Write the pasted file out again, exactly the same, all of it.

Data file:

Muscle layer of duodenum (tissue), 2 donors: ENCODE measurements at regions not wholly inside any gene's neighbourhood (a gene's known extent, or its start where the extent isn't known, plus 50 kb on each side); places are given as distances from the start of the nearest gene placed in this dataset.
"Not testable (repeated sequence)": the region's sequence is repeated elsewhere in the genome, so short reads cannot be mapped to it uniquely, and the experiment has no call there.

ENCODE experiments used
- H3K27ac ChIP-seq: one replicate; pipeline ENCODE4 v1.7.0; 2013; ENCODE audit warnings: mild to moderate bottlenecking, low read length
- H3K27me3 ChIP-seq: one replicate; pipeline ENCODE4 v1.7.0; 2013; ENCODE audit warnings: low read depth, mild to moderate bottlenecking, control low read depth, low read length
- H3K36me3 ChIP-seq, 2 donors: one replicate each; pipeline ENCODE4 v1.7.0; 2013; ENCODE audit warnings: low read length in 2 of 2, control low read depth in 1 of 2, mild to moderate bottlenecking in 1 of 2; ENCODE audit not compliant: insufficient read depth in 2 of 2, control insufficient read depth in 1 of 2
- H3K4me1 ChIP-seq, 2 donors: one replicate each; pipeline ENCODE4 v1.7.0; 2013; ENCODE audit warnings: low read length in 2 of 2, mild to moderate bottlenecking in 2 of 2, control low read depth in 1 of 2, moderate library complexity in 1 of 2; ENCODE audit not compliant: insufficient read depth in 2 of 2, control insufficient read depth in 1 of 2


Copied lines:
Muscle layer of duodenum (tissue), 2 donors: ENCODE measurements at regions not wholly inside any gene's neighbourhood (a gene's known extent, or its start where the extent isn't known, plus 50 kb on each side); places are given as distances from the start of the nearest gene placed in this dataset.
"Not testable (repeated sequence)": the region's sequence is repeated elsewhere in the genome, so short reads cannot be mapped to it uniquely, and the experiment has no call there.

ENCODE experiments used
- H3K27ac ChIP-seq: one replicate; pipeline ENCODE4 v1.7.0; 2013; ENCODE audit warnings: mild to moderate bottlenecking, low read length
- H3K27me3 ChIP-seq: one replicate; pipeline ENCODE4 v1.7.0; 2013; ENCODE audit warnings: low read depth, mild to moderate bottlenecking, control low read depth, low read length
- H3K36me3 ChIP-seq, 2 donors: one replicate each; pipeline ENCODE4 v1.7.0; 2013; ENCODE audit warnings: low read length in 2 of 2, control low read depth in 1 of 2, mild to moderate bottlenecking in 1 of 2; ENCODE audit not compliant: insufficient read depth in 2 of 2, control insufficient read depth in 1 of 2
- H3K4me1 ChIP-seq, 2 donors: one replicate each; pipeline ENCODE4 v1.7.0; 2013; ENCODE audit warnings: low read length in 2 of 2, mild to moderate bottlenecking in 2 of 2, control low read depth in 1 of 2, moderate library complexity in 1 of 2; ENCODE audit not compliant: insufficient read depth in 2 of 2, control insufficient read depth in 1 of 2